Like Moses from his mountain, Justin Trudeau descended from his tour bus and onto the St. Thomas University campus, hair flowing, smile cocked and, according to some female voices around me, butt bulging.
The Off Campus Lounge was packed with young Liberals in red sweaters and Stepford smiles, the politically curious, the celebrity aroused, and anyone willing to risk flop sweat to hear a speech about education and the need to banish Harper and salt the earth of the Conservative Party. But at the end, instead of opening the floor to questions from journalists, he opened the floor to selfies.
At the time of writing this article, the results of the federal election are not in.
Only you, the reader, know if Trudeau is sitting on the Iron Throne (we have a throne in Canada, right?) or being cast as some terrible reality television housewife’s third husband.
But during that rally at STU nearly two weeks ago now, as he parted his sea of Liberal red – I, the lonely journalist trying to get in a question, riding his back through the crowd for 20 minutes with nothing to look at but the lenses of cameras and the beauty of his feathered hair – I wondered: Why the selfie?
Had this become an election of identity politics, of values more than policies. Reflections on our screens. niqabs and the selfies. Has “Just watch me,” an expression once made famous by his philosopher king father, become one about celebrity and narcissism?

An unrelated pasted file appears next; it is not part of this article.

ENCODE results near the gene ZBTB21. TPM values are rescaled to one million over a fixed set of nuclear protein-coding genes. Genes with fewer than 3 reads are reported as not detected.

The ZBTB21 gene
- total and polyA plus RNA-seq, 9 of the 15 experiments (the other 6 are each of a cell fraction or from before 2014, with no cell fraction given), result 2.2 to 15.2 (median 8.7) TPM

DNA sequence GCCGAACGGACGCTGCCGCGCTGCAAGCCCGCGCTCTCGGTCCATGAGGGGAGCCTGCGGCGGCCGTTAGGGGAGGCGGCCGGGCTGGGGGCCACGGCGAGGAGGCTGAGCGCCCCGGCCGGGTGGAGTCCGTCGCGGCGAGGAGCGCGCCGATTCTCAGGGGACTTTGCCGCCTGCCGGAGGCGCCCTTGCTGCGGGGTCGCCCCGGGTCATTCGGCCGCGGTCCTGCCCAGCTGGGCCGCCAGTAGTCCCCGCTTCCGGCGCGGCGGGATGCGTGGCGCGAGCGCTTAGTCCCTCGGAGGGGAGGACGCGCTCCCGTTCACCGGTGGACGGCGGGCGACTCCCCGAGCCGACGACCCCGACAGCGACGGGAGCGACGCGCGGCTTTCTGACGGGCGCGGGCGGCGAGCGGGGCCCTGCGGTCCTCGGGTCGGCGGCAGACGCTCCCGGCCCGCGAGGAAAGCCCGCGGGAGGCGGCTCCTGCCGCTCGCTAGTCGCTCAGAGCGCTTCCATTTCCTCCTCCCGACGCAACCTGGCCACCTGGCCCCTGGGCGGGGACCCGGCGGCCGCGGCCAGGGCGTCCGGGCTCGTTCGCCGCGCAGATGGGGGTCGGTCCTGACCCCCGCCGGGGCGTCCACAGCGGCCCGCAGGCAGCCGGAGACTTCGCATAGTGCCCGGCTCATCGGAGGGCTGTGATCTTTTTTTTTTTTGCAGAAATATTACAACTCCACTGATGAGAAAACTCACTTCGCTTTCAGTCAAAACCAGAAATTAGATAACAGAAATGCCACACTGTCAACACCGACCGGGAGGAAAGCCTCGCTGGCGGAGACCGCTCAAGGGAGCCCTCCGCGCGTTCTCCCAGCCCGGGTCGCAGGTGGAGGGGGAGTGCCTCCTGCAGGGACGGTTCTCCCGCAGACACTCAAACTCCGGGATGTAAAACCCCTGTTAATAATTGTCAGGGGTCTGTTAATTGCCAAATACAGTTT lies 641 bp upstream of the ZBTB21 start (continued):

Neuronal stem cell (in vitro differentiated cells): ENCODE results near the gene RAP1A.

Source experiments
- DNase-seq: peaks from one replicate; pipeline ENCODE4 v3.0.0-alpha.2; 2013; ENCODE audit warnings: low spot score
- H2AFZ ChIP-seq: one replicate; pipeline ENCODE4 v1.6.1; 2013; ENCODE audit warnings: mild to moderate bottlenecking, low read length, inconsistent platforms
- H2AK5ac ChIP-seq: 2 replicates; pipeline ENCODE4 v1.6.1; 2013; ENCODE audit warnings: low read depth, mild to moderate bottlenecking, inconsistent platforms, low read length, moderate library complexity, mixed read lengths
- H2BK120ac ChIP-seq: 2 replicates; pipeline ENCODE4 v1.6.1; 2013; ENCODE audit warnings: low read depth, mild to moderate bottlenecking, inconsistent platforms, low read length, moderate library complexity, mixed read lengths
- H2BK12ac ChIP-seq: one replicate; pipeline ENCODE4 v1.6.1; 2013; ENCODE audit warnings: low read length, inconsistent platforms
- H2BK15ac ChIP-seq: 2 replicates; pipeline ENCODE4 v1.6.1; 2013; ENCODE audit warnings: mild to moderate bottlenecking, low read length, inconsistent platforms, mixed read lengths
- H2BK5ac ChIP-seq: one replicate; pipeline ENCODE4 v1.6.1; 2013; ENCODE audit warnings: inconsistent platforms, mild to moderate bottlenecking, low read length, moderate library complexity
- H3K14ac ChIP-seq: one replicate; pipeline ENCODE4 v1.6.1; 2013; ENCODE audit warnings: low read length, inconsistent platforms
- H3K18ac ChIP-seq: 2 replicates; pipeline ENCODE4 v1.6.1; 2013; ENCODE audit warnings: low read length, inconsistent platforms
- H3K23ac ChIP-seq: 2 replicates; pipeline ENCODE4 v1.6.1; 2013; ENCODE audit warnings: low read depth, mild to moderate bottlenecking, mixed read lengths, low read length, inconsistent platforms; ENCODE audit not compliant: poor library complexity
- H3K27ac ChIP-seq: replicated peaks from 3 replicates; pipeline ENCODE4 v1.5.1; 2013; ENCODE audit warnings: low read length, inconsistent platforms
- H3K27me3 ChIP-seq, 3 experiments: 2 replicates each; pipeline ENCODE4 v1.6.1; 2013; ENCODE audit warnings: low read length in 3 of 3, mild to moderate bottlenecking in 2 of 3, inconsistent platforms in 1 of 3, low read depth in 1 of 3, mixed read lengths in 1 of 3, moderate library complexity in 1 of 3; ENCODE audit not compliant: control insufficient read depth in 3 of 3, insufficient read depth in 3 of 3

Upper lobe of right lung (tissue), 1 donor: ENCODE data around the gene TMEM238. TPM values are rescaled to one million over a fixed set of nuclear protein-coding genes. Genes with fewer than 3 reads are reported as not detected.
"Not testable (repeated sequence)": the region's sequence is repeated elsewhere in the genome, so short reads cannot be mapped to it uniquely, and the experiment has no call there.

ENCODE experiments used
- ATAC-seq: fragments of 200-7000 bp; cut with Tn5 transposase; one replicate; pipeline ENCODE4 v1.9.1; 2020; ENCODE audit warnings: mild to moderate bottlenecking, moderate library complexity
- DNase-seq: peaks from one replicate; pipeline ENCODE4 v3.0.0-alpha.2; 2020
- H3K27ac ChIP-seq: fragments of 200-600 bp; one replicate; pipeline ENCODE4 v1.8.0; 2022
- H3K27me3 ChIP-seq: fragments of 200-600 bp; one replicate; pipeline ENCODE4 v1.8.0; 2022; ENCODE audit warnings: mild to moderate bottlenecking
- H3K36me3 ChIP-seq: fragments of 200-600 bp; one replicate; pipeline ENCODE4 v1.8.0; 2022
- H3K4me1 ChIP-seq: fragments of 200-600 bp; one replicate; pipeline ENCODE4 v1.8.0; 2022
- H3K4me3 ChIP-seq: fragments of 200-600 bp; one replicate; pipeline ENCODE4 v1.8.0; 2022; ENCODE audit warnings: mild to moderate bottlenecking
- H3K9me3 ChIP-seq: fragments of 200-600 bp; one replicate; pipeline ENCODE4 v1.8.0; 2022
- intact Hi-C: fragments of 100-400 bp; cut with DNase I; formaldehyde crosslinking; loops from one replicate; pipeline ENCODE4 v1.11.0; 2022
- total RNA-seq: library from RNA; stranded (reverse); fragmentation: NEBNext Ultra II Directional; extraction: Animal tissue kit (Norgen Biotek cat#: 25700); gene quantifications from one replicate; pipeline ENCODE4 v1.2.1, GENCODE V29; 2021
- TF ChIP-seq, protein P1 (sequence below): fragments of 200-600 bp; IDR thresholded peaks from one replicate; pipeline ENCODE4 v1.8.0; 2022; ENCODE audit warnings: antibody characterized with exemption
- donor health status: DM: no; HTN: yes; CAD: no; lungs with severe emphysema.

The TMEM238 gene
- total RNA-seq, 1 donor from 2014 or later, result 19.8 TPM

My search led me to Susan Delacourt, the senior political writer for the Toronto Star and author of the book Shopping for Votes: How Politicians Choose Us and We Choose Them.
While identity politics were at play in this election, it was not a national conversation. She said this election felt like a series of small local conversations.
“I think the shift toward identity politics came from the top down — not from the grassroots up,” Delacourt wrote over email. “I’m not sure that Canadians see elections as the place to talk about their identity: they do that more with popular culture now (music, film, TV etc) and not politics.”